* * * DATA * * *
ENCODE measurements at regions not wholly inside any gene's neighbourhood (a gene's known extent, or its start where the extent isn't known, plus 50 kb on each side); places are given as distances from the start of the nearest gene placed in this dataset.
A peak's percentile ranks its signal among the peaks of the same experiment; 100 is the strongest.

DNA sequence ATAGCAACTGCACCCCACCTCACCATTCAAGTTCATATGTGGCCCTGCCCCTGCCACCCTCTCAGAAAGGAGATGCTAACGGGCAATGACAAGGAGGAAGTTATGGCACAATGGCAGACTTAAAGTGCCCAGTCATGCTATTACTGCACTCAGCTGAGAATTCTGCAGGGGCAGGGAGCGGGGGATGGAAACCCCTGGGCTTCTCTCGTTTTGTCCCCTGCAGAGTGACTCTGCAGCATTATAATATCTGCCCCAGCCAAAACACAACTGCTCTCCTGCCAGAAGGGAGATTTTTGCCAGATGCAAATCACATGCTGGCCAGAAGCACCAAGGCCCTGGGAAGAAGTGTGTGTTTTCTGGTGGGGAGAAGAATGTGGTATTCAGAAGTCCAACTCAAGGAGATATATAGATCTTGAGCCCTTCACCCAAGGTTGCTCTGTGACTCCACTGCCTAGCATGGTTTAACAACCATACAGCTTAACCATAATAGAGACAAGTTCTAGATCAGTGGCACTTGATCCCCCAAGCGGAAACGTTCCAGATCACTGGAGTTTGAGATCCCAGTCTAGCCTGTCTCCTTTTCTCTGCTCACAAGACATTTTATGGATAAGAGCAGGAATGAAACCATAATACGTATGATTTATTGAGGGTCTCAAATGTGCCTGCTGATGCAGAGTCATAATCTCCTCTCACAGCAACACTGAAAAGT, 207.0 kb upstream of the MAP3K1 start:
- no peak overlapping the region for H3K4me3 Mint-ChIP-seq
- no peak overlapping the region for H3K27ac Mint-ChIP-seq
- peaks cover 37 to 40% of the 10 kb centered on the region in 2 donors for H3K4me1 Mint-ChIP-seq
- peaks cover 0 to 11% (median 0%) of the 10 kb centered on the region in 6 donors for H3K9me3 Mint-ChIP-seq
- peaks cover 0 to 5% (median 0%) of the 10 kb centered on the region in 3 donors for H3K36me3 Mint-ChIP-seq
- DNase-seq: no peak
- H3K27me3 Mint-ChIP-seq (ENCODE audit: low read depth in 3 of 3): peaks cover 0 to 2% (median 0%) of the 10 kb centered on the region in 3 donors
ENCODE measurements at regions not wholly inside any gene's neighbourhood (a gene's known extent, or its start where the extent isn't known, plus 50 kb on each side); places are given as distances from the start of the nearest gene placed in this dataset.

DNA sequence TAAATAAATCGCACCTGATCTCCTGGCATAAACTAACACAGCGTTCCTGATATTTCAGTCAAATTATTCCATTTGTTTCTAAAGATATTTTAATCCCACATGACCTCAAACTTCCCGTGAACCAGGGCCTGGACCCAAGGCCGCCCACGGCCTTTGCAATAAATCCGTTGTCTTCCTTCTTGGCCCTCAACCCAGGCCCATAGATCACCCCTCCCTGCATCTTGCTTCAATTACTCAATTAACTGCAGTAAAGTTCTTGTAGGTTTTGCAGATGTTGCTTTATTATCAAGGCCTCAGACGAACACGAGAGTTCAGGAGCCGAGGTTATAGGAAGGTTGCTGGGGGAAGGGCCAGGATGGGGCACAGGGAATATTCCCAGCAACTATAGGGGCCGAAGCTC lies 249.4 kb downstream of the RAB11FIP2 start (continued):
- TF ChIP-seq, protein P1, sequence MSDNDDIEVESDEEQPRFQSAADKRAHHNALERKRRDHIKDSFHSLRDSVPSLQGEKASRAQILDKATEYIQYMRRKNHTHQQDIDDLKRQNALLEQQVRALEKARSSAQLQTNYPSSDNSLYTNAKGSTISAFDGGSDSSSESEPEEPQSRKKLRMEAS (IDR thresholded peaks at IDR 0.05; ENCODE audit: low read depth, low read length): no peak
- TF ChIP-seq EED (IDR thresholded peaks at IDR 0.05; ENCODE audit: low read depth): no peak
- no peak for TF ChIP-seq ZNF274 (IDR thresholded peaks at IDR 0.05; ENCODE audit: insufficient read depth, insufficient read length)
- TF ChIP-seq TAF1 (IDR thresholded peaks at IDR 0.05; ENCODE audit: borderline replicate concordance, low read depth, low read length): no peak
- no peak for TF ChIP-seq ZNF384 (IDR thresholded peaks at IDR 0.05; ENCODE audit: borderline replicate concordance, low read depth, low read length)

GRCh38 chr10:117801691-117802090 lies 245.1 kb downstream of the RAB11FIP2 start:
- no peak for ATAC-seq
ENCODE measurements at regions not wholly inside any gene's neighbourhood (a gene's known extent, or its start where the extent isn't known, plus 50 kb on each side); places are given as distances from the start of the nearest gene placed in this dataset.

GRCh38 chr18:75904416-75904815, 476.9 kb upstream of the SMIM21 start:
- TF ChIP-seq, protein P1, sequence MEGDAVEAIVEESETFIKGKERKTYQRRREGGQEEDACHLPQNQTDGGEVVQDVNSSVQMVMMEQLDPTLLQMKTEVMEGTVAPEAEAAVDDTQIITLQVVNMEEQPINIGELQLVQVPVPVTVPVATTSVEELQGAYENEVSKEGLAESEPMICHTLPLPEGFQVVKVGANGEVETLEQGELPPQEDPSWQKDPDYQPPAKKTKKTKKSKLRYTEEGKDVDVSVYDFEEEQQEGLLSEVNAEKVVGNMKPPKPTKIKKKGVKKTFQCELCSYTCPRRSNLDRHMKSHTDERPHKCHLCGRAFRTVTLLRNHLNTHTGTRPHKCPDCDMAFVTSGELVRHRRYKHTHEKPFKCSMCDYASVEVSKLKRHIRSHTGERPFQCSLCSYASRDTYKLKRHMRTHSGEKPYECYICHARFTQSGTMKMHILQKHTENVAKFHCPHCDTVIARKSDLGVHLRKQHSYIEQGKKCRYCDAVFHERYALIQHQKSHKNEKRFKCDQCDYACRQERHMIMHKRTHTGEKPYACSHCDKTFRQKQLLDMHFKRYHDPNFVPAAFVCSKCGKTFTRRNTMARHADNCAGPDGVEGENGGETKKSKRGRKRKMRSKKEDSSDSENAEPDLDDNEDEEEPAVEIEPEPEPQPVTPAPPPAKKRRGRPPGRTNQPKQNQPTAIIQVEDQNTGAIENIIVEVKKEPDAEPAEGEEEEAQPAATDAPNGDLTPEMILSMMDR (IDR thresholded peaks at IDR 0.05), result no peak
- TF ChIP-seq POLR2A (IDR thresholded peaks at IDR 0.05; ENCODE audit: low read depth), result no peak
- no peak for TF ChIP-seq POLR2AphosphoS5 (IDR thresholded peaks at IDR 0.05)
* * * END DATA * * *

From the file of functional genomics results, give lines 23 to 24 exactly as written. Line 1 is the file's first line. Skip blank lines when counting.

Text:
- TF ChIP-seq POLR2A (IDR thresholded peaks at IDR 0.05; ENCODE audit: low read depth), result no peak
- no peak for TF ChIP-seq POLR2AphosphoS5 (IDR thresholded peaks at IDR 0.05)